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The Regal has had quite a history of norwalk virus striking this vessel repeatedly for over 5 years.(this is much more than coinsidence, its happening again and again on this particular ship). I was a victum in Alaska 4 years ago and the ship never should have been allowed to sail from Vancouver because of 100 crew members were sick before the cruise left. The ship made big news back then because the Canadian gov't had to quarantine the vessel. Princess was terrible to work with and I have not sailed them since. I was sick for 4 day's not the 2 the press is making lite of. The cabin staff was truly outstanding(given the number of passengers and staff sick) but guest relations and the home office in Calif could have cared less.
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Old September 3rd, 2003, 05:18 PM
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I agree with all of the comparisons to getting sick on a plane, Disney World, work, etc. I think the cruise line is being very generous too. But, having said this, what if it was a crew member that was infected and brought the virus aboard? There's no way to know, but it does mitigate the situation a little if that could be proved.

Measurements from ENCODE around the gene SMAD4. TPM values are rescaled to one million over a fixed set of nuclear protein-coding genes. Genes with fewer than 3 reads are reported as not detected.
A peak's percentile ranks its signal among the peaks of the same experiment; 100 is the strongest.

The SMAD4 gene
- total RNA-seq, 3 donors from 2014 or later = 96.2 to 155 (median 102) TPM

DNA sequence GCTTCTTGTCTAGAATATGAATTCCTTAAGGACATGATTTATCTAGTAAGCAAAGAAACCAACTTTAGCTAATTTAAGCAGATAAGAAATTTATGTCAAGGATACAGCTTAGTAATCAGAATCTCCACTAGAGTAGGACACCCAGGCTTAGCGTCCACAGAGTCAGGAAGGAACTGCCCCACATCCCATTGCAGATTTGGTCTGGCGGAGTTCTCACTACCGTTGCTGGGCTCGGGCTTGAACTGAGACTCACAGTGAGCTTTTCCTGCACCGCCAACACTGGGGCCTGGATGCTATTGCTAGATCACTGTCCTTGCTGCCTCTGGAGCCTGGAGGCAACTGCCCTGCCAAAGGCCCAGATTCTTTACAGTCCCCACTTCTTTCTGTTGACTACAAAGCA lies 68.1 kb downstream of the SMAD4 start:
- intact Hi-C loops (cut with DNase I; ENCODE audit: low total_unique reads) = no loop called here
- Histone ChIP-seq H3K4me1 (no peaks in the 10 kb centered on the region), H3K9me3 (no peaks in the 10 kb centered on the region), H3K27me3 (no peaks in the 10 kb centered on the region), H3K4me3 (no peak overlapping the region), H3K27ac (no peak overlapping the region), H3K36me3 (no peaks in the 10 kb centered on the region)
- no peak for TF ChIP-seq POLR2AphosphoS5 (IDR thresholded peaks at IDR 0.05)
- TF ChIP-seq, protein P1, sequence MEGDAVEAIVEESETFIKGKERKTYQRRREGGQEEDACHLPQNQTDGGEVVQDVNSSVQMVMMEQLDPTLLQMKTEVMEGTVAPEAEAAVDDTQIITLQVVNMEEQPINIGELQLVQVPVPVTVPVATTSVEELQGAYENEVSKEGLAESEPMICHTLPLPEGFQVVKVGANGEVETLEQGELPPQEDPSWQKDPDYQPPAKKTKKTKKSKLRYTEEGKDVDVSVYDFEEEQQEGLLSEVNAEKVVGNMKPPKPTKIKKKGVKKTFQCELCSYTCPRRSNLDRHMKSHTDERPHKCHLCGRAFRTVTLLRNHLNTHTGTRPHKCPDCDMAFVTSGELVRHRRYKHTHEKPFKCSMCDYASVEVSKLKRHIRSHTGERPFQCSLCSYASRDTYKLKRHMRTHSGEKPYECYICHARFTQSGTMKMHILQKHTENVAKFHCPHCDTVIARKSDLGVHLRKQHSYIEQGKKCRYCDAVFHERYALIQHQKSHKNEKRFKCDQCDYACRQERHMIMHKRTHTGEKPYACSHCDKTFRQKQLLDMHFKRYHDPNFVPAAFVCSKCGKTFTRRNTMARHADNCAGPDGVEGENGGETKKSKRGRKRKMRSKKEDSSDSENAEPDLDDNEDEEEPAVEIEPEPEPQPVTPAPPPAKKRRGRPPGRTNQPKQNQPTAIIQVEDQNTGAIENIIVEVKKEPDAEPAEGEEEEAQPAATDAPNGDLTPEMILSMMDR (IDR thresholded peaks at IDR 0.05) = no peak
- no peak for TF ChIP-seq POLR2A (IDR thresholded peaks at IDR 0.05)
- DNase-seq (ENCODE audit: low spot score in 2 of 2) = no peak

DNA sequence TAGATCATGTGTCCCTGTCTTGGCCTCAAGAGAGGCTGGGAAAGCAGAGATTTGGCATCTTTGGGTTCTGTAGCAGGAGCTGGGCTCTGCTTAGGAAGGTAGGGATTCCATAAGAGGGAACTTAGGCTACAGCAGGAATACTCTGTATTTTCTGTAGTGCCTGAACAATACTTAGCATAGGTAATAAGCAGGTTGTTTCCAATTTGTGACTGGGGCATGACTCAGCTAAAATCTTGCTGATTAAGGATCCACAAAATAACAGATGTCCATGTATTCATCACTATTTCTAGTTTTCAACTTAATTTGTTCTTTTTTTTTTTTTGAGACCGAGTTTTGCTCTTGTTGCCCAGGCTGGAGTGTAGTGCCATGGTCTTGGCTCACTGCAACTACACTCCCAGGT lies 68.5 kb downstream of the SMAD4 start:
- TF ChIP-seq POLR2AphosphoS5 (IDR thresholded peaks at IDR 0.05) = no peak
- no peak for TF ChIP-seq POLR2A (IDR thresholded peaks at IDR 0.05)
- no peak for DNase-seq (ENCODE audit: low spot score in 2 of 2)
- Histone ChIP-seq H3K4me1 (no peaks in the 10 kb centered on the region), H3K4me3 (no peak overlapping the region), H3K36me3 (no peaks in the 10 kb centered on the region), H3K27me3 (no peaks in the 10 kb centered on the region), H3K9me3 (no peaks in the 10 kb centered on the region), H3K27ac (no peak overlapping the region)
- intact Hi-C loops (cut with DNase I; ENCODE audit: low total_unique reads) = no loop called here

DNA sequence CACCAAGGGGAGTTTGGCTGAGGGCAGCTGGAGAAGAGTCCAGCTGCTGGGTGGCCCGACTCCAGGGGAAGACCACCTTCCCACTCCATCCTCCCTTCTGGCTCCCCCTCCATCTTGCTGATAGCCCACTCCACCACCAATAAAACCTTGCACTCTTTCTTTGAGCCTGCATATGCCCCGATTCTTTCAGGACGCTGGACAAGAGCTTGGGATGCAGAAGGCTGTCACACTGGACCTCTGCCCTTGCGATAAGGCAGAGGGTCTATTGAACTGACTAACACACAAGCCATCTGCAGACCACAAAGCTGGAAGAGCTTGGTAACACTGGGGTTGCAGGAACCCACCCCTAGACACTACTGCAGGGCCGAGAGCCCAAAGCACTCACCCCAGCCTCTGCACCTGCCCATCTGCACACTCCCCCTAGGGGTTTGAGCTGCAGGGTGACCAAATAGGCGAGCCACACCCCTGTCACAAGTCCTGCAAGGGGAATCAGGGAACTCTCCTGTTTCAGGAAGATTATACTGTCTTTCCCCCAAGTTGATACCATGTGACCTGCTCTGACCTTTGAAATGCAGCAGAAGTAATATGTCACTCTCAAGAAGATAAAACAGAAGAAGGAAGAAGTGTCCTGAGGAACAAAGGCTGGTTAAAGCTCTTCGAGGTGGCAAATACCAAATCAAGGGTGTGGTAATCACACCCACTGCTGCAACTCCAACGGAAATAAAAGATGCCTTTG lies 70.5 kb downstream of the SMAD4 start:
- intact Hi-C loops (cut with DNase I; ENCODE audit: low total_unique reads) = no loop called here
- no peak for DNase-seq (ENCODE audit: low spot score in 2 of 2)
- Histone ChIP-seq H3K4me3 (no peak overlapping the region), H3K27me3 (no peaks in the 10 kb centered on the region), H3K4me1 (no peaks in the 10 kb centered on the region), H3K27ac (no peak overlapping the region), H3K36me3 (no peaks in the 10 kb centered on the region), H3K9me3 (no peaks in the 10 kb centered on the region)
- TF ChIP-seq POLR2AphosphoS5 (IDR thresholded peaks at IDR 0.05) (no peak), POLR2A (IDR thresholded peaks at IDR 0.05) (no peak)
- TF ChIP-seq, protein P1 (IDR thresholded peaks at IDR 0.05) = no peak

Frank-in-CA
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Old September 3rd, 2003, 08:09 PM
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Default Re: Regal Princess

This discussion could go on forever.....what if it was a crewmember who got the virus from a previous passenger who got it from a previous crewmember who got it from a previous passenger, ad nauseum.

How can someone tell which mosquito gave them the West Nile Virus? And what is that mosquito going to do about it?
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Old September 3rd, 2003, 09:59 PM
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Default Re: Regal Princess

What about the chip that had just finsihed its cruise, docked in Miami and there was an explosion that morning in the laundry room or something. Happened not to long ago. Even though that cruise was completely finished, they all got a free cruise.

It happened May 25 about 7:30 AM in Miami on the Norway and a boiler blew up killing 8 crewmen. (I was on the Voyager that berthed right next to her.) And, NCL did NOT give a free cruise to the passengers. I believe all they gave them was a $50 credit onboard.

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Old September 4th, 2003, 11:38 AM
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Default Re: Re: Regal Princess